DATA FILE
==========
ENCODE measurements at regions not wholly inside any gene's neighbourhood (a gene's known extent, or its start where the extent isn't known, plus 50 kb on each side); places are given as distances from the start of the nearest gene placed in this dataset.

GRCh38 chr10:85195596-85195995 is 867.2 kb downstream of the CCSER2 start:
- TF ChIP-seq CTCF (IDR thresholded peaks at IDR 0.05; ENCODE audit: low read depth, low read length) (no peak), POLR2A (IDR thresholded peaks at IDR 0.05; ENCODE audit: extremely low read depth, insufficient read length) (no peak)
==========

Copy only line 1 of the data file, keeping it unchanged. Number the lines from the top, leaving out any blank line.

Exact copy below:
ENCODE measurements at regions not wholly inside any gene's neighbourhood (a gene's known extent, or its start where the extent isn't known, plus 50 kb on each side); places are given as distances from the start of the nearest gene placed in this dataset.